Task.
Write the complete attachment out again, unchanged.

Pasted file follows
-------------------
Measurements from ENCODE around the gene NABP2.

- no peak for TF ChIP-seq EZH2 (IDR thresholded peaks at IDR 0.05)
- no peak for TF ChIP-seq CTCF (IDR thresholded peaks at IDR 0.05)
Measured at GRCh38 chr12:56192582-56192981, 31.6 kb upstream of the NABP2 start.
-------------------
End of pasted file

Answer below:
Measurements from ENCODE around the gene NABP2.

- no peak for TF ChIP-seq EZH2 (IDR thresholded peaks at IDR 0.05)
- no peak for TF ChIP-seq CTCF (IDR thresholded peaks at IDR 0.05)
Measured at GRCh38 chr12:56192582-56192981, 31.6 kb upstream of the NABP2 start.